The Dissius Collection

Although the Dissius auction catalogue of 1696 documents unequivocally that Jacob Dissius was the owner of twenty-one Vermeer's upon his death, there is much debate as to how he had actually assembled his extraordinary collection. The scholar John Michael Montias built a very suggestive case using existing archival evidence coupled with a profound knowledge of Vermeer's social and artistic milieu.

According to Montias, the bulk of the Dissius collection came from the art collection of Pieter van Ruijven, a wealthy Delft burger, who had likely bought the paintings directly from Vermeer. The paintings in Van Ruijven's collection were then bequeathed to his daughter, Magdalena, who married Dissius in 1680, after the death of Van Ruijven's wife, Maria de Knuijt.

Dissius and his wife Magdalena may have acquired other paintings on their own behalf. Montias also sees evidence that the relationship between Van Ruijven and Vermeer went far beyond that of client and artist. Van Ruijven witnessed the will of Vermeer's sister Gertruij in her own house shortly before her death. But most importantly, in 1665, Vermeer was bequeathed the sum of 500 guilders by Van Ruijven's wife in her will. This kind of third-person bequest was extremely unusual, if not unique.

Portrait of Pieter SpieringPortrait of Pieter Spiering
François Dieussart
c. 1645–1650
Marble, h 89 x w 65.0 x d 32 cm.
Rijksmuseum, Amsterdam

Furthermore, Montias argues that "artists such as Vermeer would have only invested the time necessary to paint refined, meticulous rendered genre scenes for specific patrons rather than for the open market."1

Van Ruijven may have wished to fashion himself as a patron of the arts similar his relative Pieter Spiering Silvercroon. Silvercroon was a patron of Gerrit Dou, "one of the best remunerated painters of the century. SIlvercroon had an arrangement to pay Dou the sum of 500 guilders a year for the right of first refusal on this sought-after master's work (whose subjects were mostly modern). Phillp Angel, in his Praise of Painting of 1642, writes of Spiering's arrangement with Dou. In his account, within the ranks of such fabled patrons of antiquity and the Renaissance as King Attalus, Alexander, Caesra, the Emperor Maximilia, Julius II and Francis I, the only Dutchman named is Spiering. By emulating him, Van Ruijven hoped to improve his social luster by linking his name to that of an outstanding local talent—Vermeer—and more generally, by assembling a choice art collection."2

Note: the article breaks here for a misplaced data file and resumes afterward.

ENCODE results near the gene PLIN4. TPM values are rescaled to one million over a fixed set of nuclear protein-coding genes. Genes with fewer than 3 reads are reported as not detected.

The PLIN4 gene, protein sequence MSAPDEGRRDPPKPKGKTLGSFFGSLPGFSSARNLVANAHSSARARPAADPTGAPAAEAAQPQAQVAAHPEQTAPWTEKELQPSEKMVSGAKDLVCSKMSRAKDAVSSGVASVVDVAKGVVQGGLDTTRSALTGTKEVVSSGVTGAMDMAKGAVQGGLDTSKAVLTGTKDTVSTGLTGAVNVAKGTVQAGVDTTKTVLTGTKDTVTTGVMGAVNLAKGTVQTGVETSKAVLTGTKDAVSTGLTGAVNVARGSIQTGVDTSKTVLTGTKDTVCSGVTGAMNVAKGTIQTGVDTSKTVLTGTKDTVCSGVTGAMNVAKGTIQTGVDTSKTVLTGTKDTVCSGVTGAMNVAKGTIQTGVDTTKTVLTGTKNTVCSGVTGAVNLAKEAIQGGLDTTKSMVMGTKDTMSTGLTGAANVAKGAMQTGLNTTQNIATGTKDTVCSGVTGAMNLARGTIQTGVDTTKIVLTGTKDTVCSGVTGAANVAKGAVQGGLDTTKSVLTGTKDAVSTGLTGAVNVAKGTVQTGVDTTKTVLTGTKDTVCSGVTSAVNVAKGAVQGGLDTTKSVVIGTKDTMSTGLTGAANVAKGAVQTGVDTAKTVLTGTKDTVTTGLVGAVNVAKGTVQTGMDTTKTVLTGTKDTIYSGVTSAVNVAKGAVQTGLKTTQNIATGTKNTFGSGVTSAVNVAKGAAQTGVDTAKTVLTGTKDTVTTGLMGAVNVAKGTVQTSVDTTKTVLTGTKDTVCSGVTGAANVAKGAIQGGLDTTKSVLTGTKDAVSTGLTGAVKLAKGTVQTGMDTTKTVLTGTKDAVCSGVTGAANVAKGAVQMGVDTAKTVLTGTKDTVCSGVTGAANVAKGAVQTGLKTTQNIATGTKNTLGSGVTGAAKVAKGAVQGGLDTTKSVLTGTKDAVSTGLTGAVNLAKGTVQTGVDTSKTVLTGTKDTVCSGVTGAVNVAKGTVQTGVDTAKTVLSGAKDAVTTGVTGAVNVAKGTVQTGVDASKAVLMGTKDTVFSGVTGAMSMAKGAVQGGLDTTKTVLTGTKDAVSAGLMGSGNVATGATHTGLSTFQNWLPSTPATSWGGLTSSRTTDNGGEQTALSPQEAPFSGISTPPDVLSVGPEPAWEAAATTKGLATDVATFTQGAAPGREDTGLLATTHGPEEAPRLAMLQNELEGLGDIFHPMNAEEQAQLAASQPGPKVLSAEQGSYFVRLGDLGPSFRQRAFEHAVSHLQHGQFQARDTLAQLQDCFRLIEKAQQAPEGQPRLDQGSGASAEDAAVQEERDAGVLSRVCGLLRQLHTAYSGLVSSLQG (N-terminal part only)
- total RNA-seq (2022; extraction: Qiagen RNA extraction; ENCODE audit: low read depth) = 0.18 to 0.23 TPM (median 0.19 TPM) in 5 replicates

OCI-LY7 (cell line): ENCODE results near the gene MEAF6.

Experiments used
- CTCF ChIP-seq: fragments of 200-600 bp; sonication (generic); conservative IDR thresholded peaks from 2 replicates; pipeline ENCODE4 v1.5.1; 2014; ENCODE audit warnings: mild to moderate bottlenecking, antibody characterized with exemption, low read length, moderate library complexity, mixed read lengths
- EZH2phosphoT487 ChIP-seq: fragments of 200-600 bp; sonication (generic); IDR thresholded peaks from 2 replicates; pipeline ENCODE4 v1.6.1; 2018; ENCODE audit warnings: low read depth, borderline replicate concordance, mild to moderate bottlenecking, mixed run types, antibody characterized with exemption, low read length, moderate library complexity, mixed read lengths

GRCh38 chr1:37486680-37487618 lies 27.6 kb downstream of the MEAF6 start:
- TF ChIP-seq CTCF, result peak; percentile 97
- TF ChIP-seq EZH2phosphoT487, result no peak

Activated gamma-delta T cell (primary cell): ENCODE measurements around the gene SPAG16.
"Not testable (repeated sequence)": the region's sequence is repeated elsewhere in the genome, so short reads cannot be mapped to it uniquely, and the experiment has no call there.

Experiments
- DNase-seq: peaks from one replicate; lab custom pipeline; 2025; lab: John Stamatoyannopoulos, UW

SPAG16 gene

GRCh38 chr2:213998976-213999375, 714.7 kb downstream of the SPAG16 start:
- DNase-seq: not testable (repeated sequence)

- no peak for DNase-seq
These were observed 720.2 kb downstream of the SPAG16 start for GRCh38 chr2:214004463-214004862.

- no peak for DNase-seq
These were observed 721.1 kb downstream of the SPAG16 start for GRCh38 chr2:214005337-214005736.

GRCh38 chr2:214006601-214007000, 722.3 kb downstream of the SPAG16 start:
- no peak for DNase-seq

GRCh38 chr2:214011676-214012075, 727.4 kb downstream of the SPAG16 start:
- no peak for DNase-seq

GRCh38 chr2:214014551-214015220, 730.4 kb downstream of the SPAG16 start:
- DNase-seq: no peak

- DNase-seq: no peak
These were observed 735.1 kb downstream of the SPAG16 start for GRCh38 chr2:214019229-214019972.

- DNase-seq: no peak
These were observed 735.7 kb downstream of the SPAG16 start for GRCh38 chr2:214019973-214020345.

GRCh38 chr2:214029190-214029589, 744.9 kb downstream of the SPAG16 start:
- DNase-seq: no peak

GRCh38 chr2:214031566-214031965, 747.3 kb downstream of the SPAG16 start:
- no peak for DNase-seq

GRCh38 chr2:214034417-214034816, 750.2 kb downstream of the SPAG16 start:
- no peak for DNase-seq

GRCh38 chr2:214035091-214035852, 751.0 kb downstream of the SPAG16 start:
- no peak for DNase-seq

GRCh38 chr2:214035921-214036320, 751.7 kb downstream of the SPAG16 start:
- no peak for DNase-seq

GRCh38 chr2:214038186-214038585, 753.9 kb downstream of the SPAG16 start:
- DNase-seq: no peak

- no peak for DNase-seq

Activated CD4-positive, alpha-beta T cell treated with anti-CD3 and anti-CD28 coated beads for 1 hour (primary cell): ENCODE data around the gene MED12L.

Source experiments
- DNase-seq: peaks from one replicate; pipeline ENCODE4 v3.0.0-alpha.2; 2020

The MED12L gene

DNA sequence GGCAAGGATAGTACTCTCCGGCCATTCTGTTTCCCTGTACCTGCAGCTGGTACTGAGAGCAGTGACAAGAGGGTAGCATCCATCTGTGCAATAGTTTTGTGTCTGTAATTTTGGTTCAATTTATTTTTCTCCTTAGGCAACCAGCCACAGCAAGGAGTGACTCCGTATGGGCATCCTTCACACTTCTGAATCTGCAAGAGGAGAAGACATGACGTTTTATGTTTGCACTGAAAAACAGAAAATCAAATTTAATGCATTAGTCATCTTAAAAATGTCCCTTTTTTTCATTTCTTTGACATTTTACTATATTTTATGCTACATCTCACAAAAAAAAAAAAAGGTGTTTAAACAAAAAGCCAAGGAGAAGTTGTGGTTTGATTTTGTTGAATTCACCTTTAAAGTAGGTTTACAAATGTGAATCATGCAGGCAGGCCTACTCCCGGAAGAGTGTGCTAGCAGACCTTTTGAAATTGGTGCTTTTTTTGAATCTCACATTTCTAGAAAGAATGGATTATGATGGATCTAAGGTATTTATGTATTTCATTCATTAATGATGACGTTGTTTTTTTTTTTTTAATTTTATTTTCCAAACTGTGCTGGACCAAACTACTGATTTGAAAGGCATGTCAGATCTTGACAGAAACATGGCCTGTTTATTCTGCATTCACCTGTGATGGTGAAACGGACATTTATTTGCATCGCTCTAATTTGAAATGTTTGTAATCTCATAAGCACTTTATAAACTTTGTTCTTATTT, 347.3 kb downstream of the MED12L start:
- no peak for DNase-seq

However, both Ben Broos3 and Arthur K. Wheelock Jr. 4 maintain that even though Van Ruijven may have indeed been one of Vermeer's clients, it remains uncertain if he was Vermeer's principal patron. Wheelock argues that "the hypotheses that Van Ruijven was Vermeer's patron, although appealing, should be cautiously approached, for no document specifies that Vermeer ever painted for Van Ruijven. Moreover, no source confirms that van Ruijven himself had any Vermeer paintings in his possessions."5

The Dissius collection was comprised of works that follow Vermeer's first attempts at religious and historical types.

  1. John Michael Montias, Vermeer and His Milieu: A Web of Social History, Princeton, 1989.
  2. Luisa Vergara, "Perspectives on Woman in the Art of Vermeer," in The Cambridge Companion to Vermeer (Cambridge Companions to the History of Art), edited by Wayne A. Franits, Cambridge, 2001.
  3. Ben Broos, "Un celebre Piejntre nommè Verme(e)r," in, Johannes Vermeer, edited by Arthur K. Wheelock Jr., 1995.
  4. Arthur K. Wheelock Jr. "Vermeer and Delft: His Life and Artistry", in Johannes Vermeer, edited by Arthur K. Wheelock Jr., 1995.
  5. ibid., p.22.